Hear, hear! Well spoken Mr. Tenthani. Malawi is being run by such incompetents that it boggles the mind! And a leader is judged by those who surround him. If this idiot called Nakhumwa is the best there was in the DPP, then all it does is to reveal to us what we have at the top!

    Mutharika and his bunch of election thieves would like to dazzle us into some hypnotical slumber that something is being done when in actual fact nothing is being done. What utter fools…

  4. nambe says:

    sure thieves use that”its illegal once you are caught” there4 cashgaters need a cat&rat chase!

  5. petrol kali says:

    Number 4 akuti chani kodi? number 4 ndiwe munthu opnda nzeru. Kondwani nankhuma ndiwopusa kwambiri i think ali ndi unongo instesd of ubongo wangokula mutu ameneyo munthu wopusa kwambiri. Ngati ulibe chichita pitani kumdulidwe a abambo

    1. Kanyimbi says:

      Hahahahahahah! pwetekanani!!!

  6. bombsday says:

    Ok,let us agree that it is less likely that those who dipped their hands into the public kitty and stole the taxpayers money will be handing themselves in to face trials but I beg to differ with the notion that by asking them to avail themselves to face justice then the govt is interfering with the ongoing cashgate cases.Nothing can be farther from the truth.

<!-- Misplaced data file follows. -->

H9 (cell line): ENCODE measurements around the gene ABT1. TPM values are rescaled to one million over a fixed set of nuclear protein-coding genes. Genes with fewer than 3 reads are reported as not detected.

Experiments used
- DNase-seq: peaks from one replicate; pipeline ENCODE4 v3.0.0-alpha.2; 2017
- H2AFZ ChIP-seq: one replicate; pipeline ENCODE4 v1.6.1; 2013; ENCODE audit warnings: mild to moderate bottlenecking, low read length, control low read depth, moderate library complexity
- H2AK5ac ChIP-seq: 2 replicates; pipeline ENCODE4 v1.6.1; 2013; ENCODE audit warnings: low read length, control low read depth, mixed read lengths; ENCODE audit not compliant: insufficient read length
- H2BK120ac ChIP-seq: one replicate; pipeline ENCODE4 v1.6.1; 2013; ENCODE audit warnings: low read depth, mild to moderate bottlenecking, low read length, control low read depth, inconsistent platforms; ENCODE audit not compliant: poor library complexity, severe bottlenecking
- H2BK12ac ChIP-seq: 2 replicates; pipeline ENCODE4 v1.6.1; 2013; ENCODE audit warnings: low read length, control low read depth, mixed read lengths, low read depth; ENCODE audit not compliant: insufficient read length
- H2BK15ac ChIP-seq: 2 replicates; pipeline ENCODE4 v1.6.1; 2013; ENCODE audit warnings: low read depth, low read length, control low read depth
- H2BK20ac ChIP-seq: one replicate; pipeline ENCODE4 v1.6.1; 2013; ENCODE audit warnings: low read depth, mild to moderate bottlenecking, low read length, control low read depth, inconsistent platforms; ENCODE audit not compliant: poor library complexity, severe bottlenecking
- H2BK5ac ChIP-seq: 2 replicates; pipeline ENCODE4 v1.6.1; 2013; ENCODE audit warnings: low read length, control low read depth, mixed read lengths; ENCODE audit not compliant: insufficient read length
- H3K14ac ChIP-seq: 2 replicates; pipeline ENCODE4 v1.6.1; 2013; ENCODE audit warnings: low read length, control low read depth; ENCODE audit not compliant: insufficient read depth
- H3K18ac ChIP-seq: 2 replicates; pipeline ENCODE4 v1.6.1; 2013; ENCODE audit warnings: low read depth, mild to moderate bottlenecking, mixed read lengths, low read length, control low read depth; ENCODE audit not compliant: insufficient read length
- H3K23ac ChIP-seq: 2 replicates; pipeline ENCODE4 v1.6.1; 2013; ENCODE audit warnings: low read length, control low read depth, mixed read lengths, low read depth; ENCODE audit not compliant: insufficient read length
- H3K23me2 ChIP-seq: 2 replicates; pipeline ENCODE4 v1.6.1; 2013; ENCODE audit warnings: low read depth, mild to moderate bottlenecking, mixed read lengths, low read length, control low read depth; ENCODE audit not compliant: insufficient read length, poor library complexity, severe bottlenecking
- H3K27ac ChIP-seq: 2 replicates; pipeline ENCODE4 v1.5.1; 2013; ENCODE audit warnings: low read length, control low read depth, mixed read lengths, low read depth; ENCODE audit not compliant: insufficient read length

Those who follow international politics can easily understand the Minister’s statement.The Chinese govt is also asking the Chinese fugitives who fled China and got themselves holed up in Western countries after stealing large sums of govt money to return home and face justice.Of course, I am not making this stuff up,if you do read widely you should be able to know what I am talking about here.In fact,the Chinese govt is reporting that this ”come back home and face justice” campaign is bearing fruits as some of these fugitives have already returned home to face trial.Now,it could be that the Chinese govt is also taking some actions to lure these fugitives but the fact still remains that asking people to avail themselves to face justice is not peculiar and naive as some commentators would like to make us believe.

    It is not interfering with court cases,nor it is a threat to democracy and the rule of law.

    1. bombsday says:

      I know someone will ask,but China is not a democracy so how can we take it as a model?

      Well,as long as the campaign is transparent and it guarantees respect of human rights,then it is OK.

  7. eye eye says: